Volvo’s tech roadmap targets range and fast charging

Volvo Cars has published details of its future technology roadmap. The Swedish company owned by Geely says that it will focus on range and fast charging for the next generation of its fully electric cars.

In the short term, Volvo Cars plans to increase the energy density of battery cells by up to 50 per cent compared to today as part of its cooperation with Northvolt. Volvo does not make it clear whether this will be the case with the second generation of its electric cars, only that a longer range and faster charging times will be achieved by “improving lithium-ion battery technology on its forthcoming second generation of electric cars, starting with the company’s first SUV.”

By the third generation of electric cars in the middle of this decade, Volvo Cars plans to further improve range and integrate the battery pack into the floor of the car. Here, the cell structure itself should fortify the overall vehicle stiffness and improve efficiency. By this time, current charging times are expected to be cut nearly in half owing to improvements in battery technology, software and fast-charging technology.

Henrik Green, chief technology officer. “By simplifying the design and integration of our battery cells, we can reduce weight and maximise space, allowing for considerable improvements in battery capacity, range and charging times.” Over the course of the decade, the manufacturer aims to crack the 1000 Wh/l energy density milestone to achieve 1,000 km of real-world range.

With the all-electric successor to the XC90, bidirectional charging is to be possible for the first time at Volvo Cars. This allows vehicles to offload energy to balance grids by charging at off-peak times and powering homes at peak times, for example.

Recycling and reuse of batteries, sourcing of materials

Volvo Cars says it has a clear strategy to further reduce the carbon impact of batteries by remanufacturing or reusing batteries, without going into further details only that it is “investigating potential second-life applications, such as energy storage”.

At the same time, batteries from Volvo Cars that have reached the end of their lifespan are to be recycled at authorised recyclers that are able to offer closed-loop recycling of critical materials for use in future batteries. Volvo Car Group’s says that its planned partnership with Northvolt also raises the possibility of utilising their established recycling operations. Although it does not sound entirely concrete yet, as a rapidly growing company Northvolt has put considerable effort and strategic planning into recycling capacities and the reuse of battery materials. This partnership is clearly incredibly important to Volvo Cars, as the company writes “The collaboration with Northvolt is key to Volvo Cars’ ambition to become a leader in the premium electric car segment and sell only pure electric vehicles by 2030.”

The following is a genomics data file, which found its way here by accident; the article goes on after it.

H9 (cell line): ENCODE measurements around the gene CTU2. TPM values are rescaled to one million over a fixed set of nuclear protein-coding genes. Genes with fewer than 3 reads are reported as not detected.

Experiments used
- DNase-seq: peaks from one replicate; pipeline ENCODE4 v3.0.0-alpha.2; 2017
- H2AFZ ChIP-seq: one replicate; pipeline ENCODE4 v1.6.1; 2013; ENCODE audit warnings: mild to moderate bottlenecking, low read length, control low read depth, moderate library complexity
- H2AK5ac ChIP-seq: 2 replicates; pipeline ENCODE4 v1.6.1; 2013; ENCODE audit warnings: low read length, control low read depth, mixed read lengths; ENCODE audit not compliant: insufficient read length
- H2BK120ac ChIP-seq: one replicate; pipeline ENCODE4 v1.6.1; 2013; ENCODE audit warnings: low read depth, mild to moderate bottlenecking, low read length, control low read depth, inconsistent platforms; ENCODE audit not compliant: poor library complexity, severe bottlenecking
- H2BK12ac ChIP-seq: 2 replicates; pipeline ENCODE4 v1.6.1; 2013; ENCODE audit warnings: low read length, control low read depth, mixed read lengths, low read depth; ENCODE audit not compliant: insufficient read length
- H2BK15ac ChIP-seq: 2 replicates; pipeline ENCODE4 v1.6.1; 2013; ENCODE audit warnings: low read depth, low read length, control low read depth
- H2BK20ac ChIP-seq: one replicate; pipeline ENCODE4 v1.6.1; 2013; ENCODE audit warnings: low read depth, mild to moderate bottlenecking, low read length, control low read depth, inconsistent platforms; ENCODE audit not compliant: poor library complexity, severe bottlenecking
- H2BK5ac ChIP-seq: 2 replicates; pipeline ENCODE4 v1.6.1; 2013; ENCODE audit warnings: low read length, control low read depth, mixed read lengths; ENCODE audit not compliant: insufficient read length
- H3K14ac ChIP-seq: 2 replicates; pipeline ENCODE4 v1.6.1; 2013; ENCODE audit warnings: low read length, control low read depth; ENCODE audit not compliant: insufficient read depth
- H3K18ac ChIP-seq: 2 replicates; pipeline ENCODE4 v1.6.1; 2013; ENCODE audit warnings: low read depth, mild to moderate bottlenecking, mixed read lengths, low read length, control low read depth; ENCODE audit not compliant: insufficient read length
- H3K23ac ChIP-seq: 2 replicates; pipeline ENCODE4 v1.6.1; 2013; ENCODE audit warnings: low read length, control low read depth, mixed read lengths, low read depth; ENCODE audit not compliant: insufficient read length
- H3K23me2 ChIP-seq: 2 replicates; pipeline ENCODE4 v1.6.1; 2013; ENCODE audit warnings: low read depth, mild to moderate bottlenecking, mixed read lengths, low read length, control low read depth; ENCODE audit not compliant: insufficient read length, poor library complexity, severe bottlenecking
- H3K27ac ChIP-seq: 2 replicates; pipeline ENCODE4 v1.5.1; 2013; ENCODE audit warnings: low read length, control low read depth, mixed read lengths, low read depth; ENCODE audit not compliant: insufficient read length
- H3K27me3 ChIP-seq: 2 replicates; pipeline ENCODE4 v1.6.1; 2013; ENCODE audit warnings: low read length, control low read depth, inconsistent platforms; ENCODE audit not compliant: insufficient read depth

Volvo Cars reasserted its commitment to using blockchain for the responsible sourcing of batteries, saying that this will now include a wider use of blockchain technology without giving specific details. Volvo began with the use of blockchain technology to track the source of cobalt used in its electric vehicles in 2019. Then in 2020, the company invested in Circulor, a British blockchain specialist so that the Swedish car manufacturer could make the origin of raw materials more transparent in future. According to Volvo, Circulor’s technology – developed in cooperation with CATL and LG Chem – was already being used in its battery supply chain. The aim of the investment in Ciculor was to expand the range of traceable materials, but also to use blockchain technology for other areas, for example, to reduce the CO2 footprint. In May this year, Volvo announced that its subsidiary Polestar will use Circulor to achieve Polestar’s goal of building a carbon-neutral car by 2030.

Electric car production in the USA

In terms of Volvo’s electric ambitions, just yesterday Volvo Cars announced that it will convert its Ridgeville plant in the US state of South Carolina into an all-electric car production facility. The company says that here, the fully electric cars “of the new generation will be built” before Europe and China.


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